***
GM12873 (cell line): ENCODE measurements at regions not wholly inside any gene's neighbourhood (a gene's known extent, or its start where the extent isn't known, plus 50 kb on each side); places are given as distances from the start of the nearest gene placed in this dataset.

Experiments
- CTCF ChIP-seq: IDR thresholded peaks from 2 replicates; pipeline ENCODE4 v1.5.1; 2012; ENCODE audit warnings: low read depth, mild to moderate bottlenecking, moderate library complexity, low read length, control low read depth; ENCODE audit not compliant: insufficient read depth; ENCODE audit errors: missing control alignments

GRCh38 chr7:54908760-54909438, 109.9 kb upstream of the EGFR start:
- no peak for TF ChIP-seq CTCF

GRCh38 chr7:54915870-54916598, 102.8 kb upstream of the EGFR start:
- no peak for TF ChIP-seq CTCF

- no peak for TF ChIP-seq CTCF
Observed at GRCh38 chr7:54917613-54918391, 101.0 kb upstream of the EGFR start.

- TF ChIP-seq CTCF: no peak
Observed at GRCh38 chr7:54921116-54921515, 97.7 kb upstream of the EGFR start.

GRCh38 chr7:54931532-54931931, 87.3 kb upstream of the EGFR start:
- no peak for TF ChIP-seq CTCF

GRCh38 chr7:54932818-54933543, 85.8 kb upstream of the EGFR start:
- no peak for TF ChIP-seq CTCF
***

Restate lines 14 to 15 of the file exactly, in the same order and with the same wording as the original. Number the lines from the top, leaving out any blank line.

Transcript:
GRCh38 chr7:54932818-54933543, 85.8 kb upstream of the EGFR start:
- no peak for TF ChIP-seq CTCF